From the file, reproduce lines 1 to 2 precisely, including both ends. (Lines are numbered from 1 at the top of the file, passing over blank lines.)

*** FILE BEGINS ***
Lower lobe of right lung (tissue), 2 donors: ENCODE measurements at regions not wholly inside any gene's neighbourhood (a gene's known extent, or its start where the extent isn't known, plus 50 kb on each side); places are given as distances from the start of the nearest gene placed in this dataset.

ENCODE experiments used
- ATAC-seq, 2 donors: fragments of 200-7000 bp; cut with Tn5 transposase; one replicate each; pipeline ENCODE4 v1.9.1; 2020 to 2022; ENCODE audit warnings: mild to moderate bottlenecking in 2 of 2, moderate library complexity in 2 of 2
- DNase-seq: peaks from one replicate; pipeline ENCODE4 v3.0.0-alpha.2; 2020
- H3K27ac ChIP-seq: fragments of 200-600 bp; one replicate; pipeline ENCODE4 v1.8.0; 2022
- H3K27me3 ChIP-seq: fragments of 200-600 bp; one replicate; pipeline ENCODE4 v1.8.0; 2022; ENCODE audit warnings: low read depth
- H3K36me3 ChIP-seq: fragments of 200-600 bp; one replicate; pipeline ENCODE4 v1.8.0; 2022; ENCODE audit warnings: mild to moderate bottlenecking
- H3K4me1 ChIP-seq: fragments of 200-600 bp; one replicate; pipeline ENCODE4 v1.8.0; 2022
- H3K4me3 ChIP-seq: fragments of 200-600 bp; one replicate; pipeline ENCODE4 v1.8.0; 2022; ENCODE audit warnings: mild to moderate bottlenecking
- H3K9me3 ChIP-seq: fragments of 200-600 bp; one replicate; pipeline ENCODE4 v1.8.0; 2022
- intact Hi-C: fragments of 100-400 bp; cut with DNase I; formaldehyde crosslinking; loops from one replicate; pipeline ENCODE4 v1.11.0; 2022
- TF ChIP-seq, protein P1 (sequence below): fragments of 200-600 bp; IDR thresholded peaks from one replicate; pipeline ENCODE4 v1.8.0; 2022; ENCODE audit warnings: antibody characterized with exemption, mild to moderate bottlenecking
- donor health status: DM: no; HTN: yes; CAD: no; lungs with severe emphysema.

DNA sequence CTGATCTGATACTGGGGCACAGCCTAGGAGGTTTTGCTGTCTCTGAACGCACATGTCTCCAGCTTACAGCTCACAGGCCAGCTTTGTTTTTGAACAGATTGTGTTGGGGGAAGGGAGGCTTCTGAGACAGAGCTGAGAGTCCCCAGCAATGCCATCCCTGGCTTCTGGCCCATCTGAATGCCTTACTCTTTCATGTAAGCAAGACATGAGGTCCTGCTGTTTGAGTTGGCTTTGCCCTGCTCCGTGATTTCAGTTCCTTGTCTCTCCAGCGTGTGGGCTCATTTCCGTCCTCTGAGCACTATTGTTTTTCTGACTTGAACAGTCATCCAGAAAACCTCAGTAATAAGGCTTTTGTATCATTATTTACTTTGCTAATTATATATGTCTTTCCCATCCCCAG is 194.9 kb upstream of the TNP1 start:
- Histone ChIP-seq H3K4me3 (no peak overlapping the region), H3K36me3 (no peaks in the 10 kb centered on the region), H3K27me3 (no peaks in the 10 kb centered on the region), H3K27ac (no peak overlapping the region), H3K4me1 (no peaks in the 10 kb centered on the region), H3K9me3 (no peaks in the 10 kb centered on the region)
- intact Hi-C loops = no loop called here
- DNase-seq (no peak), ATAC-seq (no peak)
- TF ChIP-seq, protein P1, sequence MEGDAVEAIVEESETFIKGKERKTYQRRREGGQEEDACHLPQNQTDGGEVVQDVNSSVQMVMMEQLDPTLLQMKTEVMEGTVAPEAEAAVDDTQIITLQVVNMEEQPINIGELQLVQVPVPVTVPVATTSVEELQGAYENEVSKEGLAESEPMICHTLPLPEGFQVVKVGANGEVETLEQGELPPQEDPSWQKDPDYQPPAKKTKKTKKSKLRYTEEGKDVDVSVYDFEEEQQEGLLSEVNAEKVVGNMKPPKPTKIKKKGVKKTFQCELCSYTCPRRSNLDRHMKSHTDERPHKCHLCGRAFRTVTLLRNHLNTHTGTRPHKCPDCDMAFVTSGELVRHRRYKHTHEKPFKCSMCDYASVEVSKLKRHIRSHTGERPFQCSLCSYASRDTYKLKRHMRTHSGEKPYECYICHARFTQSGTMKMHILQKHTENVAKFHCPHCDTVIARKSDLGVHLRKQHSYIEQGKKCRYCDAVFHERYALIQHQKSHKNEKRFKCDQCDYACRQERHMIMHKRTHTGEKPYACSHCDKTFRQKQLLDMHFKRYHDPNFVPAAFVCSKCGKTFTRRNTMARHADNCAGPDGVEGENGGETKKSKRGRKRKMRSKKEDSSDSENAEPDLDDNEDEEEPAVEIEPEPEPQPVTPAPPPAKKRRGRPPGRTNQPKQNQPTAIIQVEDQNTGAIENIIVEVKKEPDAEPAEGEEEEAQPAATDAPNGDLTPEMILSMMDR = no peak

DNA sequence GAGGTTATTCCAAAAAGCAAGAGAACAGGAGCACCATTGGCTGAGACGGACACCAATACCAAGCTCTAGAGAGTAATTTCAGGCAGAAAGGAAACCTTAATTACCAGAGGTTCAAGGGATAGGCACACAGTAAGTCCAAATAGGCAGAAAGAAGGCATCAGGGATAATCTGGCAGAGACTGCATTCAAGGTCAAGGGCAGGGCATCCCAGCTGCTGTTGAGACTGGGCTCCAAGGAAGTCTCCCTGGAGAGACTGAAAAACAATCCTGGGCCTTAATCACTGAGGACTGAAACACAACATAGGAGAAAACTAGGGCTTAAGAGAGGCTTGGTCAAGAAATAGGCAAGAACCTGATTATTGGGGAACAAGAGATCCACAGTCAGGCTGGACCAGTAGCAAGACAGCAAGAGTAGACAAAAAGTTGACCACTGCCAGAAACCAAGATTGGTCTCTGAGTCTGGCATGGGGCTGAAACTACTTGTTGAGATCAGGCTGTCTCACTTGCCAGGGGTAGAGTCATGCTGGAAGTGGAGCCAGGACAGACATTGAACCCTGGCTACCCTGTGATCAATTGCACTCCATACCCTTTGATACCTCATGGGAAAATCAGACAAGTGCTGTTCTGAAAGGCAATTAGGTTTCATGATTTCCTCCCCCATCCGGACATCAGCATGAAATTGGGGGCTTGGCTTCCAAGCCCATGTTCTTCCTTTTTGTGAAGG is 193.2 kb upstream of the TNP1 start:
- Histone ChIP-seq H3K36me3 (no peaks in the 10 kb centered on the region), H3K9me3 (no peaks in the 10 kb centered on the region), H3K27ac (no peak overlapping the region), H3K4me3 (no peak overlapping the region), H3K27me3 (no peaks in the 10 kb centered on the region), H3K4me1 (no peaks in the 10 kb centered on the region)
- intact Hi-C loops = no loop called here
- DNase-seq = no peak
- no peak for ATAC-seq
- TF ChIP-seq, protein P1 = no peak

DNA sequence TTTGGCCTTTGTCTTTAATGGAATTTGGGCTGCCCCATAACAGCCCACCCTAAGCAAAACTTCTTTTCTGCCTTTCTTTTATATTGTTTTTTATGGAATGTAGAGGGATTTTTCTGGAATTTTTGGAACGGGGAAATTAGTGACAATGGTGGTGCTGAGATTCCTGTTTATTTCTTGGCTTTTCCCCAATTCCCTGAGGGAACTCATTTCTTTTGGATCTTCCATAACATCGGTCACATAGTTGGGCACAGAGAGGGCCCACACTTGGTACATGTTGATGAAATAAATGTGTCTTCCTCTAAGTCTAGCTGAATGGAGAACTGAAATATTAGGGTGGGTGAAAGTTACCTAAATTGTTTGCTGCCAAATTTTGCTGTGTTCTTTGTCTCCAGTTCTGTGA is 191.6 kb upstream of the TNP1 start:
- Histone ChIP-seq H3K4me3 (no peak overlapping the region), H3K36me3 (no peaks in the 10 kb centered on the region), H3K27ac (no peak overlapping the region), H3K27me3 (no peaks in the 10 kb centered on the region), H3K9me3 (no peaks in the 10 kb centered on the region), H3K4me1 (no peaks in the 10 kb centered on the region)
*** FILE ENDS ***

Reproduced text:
Lower lobe of right lung (tissue), 2 donors: ENCODE measurements at regions not wholly inside any gene's neighbourhood (a gene's known extent, or its start where the extent isn't known, plus 50 kb on each side); places are given as distances from the start of the nearest gene placed in this dataset.

ENCODE experiments used